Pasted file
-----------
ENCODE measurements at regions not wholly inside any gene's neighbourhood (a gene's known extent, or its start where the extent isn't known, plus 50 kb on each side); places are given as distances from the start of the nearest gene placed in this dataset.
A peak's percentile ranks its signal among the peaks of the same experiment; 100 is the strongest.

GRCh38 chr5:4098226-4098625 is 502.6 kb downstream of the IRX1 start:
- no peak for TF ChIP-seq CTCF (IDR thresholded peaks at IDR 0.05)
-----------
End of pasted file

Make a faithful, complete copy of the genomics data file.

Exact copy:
ENCODE measurements at regions not wholly inside any gene's neighbourhood (a gene's known extent, or its start where the extent isn't known, plus 50 kb on each side); places are given as distances from the start of the nearest gene placed in this dataset.
A peak's percentile ranks its signal among the peaks of the same experiment; 100 is the strongest.

GRCh38 chr5:4098226-4098625 is 502.6 kb downstream of the IRX1 start:
- no peak for TF ChIP-seq CTCF (IDR thresholded peaks at IDR 0.05)